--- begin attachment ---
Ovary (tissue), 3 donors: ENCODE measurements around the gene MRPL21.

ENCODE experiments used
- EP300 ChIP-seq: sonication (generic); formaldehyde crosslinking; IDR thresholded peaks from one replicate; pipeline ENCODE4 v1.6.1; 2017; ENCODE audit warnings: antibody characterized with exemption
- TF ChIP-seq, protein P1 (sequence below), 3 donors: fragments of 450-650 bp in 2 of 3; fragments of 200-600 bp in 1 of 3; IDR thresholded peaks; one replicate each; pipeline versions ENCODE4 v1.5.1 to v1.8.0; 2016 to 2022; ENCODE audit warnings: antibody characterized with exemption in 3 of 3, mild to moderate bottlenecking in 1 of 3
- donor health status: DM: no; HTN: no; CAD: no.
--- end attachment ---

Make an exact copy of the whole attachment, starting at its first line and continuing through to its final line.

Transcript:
Ovary (tissue), 3 donors: ENCODE measurements around the gene MRPL21.

ENCODE experiments used
- EP300 ChIP-seq: sonication (generic); formaldehyde crosslinking; IDR thresholded peaks from one replicate; pipeline ENCODE4 v1.6.1; 2017; ENCODE audit warnings: antibody characterized with exemption
- TF ChIP-seq, protein P1 (sequence below), 3 donors: fragments of 450-650 bp in 2 of 3; fragments of 200-600 bp in 1 of 3; IDR thresholded peaks; one replicate each; pipeline versions ENCODE4 v1.5.1 to v1.8.0; 2016 to 2022; ENCODE audit warnings: antibody characterized with exemption in 3 of 3, mild to moderate bottlenecking in 1 of 3
- donor health status: DM: no; HTN: no; CAD: no.